Producer George Shapiro, who managed stars such as Jerry Seinfeld, Andy Kaufman and Carl Reiner, died Thursday. He was 91.
Shapiro died at his home in Beverly Hills, California, Variety reported.
The Bronx-born Shapiro teamed with his late business partner, Howard West, to bring the sitcom “Seinfeld” to television, according to The Hollywood Reporter. The pair founded Shapiro/West Associates and also did numerous projects for Kaufman in addition to their work on the “Seinfeld” sitcom, Variety reported.
George Shapiro - Truly one of the loveliest of humans. A champion to so many of the brightest lights - a genuine classic. I loved him. Andy Kaufman loved him. Tony Clifton was not a fan! pic.twitter.com/3ls5936Cgw— Jim Carrey (@JimCarrey) May 28, 2022
The duo also helped guide the careers of Reiner, Robert Wuhl, Marty Feldman, Gabe Kaplan and Peter Bonerz, according to The Hollywood Reporter.
“Shapiro’s love of laughter and reverence for those who inspire it helped him build a career in comedy as an unabashed supporter of comic performers and comedy writers,” Shapiro’s family said in a statement.
More recently, Shapiro was executive producer of the Crackle/Netflix series “Comedians in Cars Getting Coffee,” which was hosted by Seinfeld, according to Variety.
Danny DeVito, who co-starred with Kaufman on “Taxi” from 1978 to 1983, later played Shapiro in the 1999 biopic about Kaufman, “Man on the Moon,” that starred Jim Carrey, according to Variety.
“George was one of the sweetest guys on the planet,” DeVito said in a statement. “We got to see that smiling face every Friday night during the ‘Taxi’ days. He never missed a show.
One of the dearest people I have ever known, George Shapiro, just passed. I bless our friendship and, at 99, I’m sure I’ll see him relatively soon. pic.twitter.com/3JGipf1P93— Norman Lear (@TheNormanLear) May 28, 2022
Born on May 18, 1931, and raised in the New York City borough of the Bronx, Shapiro had a decades-long partnership with West, a childhood friend who died in December 2015.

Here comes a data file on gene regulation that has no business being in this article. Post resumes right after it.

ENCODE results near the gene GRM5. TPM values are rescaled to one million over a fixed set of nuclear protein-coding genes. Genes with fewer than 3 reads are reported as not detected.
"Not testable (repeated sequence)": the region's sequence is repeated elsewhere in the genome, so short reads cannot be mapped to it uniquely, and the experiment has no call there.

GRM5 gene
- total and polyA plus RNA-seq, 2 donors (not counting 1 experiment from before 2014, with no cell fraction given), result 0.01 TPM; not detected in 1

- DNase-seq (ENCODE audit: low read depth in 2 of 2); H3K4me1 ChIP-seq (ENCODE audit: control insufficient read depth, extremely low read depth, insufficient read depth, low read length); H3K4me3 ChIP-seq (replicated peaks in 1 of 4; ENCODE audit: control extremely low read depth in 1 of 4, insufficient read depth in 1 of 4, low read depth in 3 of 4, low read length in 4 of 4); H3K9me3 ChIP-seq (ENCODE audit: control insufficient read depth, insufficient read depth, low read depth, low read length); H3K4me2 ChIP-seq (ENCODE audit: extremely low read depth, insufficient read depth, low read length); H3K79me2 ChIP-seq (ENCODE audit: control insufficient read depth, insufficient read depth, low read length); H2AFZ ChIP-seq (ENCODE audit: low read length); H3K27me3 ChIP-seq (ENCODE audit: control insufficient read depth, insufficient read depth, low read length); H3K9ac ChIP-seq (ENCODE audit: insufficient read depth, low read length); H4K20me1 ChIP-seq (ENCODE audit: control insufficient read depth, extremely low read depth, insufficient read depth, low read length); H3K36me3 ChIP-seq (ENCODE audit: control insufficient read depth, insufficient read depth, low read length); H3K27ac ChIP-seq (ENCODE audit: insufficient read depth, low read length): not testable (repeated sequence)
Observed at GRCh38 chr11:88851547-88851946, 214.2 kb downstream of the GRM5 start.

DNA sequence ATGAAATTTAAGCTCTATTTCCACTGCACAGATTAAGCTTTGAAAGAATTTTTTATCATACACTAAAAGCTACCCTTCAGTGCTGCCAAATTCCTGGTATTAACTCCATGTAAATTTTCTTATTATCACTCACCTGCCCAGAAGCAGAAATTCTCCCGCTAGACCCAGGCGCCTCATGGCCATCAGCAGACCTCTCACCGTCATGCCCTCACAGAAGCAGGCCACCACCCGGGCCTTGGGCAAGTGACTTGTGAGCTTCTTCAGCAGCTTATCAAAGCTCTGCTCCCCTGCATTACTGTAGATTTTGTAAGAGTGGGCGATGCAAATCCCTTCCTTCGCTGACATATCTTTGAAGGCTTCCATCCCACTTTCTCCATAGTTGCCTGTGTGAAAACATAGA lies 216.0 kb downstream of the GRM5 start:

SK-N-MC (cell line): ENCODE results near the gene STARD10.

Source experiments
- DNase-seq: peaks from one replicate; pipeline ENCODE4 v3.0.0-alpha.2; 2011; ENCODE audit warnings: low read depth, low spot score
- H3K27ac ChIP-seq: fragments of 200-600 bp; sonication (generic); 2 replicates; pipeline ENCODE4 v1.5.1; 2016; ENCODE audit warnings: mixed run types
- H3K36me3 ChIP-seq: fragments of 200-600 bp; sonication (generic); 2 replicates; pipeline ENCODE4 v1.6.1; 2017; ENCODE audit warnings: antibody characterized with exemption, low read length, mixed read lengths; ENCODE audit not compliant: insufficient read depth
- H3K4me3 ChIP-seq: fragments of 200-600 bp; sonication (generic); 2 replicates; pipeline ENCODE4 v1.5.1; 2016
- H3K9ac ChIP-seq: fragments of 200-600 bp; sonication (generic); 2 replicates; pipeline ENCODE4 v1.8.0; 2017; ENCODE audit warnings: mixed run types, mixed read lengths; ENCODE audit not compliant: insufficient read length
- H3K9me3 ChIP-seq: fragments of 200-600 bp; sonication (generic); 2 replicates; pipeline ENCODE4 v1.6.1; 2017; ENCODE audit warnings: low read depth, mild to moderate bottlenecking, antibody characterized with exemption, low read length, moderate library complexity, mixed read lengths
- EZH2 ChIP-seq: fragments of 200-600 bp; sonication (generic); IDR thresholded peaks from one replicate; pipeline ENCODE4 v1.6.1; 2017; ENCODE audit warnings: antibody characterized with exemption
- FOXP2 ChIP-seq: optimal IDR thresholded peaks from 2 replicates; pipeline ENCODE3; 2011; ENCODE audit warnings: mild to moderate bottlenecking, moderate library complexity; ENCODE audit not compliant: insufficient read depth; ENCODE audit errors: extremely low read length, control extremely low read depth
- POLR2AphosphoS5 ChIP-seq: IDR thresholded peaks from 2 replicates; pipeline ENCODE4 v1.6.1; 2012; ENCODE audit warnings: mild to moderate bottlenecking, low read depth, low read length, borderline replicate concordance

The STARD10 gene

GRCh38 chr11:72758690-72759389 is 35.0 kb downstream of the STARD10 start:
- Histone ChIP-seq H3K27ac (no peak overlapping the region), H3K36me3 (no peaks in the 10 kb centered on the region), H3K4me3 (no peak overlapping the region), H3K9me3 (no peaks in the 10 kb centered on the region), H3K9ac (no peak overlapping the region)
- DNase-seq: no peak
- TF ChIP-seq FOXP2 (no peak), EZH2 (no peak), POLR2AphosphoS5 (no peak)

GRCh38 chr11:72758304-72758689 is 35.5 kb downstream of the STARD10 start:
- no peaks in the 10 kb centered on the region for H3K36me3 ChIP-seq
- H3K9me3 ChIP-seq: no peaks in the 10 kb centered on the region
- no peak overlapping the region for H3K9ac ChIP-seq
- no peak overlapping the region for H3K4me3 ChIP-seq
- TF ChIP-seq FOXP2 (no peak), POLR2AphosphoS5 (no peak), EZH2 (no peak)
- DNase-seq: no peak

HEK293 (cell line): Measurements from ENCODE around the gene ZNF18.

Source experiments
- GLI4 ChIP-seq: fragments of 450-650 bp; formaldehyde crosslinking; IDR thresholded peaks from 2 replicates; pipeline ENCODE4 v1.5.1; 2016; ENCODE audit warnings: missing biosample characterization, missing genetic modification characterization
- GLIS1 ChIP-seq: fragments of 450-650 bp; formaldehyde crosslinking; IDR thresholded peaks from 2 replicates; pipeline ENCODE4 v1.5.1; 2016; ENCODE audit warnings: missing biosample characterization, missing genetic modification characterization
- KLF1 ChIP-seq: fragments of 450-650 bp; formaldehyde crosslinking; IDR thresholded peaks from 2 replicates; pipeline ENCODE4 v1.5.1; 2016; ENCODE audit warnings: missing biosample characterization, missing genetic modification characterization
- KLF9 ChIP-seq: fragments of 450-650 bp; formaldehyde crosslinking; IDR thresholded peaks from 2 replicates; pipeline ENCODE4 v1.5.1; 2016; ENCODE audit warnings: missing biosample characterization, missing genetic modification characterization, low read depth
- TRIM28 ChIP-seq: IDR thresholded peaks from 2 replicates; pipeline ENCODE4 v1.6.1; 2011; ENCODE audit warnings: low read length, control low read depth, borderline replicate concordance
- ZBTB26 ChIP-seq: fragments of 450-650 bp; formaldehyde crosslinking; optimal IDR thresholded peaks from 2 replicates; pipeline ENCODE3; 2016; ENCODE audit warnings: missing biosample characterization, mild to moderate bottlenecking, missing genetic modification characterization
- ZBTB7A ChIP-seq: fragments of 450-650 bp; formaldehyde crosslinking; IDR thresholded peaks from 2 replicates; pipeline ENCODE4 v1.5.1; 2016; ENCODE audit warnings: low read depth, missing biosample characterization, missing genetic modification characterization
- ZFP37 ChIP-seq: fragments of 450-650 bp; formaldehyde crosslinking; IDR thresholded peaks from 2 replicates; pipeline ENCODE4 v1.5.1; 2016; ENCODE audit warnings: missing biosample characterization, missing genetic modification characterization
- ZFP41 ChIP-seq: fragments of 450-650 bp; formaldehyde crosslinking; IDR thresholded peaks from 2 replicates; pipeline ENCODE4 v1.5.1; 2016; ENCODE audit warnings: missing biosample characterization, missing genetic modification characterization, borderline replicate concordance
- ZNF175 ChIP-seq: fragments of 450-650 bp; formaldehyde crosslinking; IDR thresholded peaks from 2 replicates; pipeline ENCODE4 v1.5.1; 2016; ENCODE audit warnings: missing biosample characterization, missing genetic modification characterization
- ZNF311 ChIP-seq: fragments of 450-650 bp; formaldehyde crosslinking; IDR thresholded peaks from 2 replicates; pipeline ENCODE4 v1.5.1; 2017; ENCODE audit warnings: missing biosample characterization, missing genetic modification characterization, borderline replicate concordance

Shapiro spent summers during his teenage years as a lifeguard at Tamiment Resort in the Pocono Mountains, where he met such performers as Dick Shawn, Pat Carroll, Carol Burnett, Barbara Cook, future director Herbert Ross, according to The Hollywood Reporter. Equally important to his career, Shapiro met talent agents.
“I didn’t even know what an agent was, but they came to see the show, to talk to the girls, talk to the comedians,” Shapiro said during a Television Academy Foundation interview, according to Deadline. “I said, ‘This is your job? To watch the show, to have a nice dinner, to come to a resort with a lake? I have to look into that.’”
Oh, Georgie, no! George Shapiro was pure joy, embodied a childlike curiosity, and loved his friends with everything he had. He connected people he felt should know each other and all those people had at least one thing in common- loving George. He loved life like no one else. RIP pic.twitter.com/AoLfWCdgr6— Sarah Silverman (@SarahKSilverman) May 29, 2022
Shapiro served as executive producer for the Showtime special “Andy Kaufman at Carnegie Hall” and “The Andy Kaufman Special,” Variety reported. Other specials he put together included Elayne Boosler’s “Broadway Baby” for Showtime,” Seinfeld’s “Stand-Up Confidential” for HBO and the animated “The 2000 Year Old Man,” with Mel Brooks and Carl Reiner reprising their buddy act for HBO.
Shapiro also was executive producer for the 2001 documentary “Comedian,” which traced Jerry Seinfeld’s return to stand-up comedy after “Seinfeld” ended its successful run on television.
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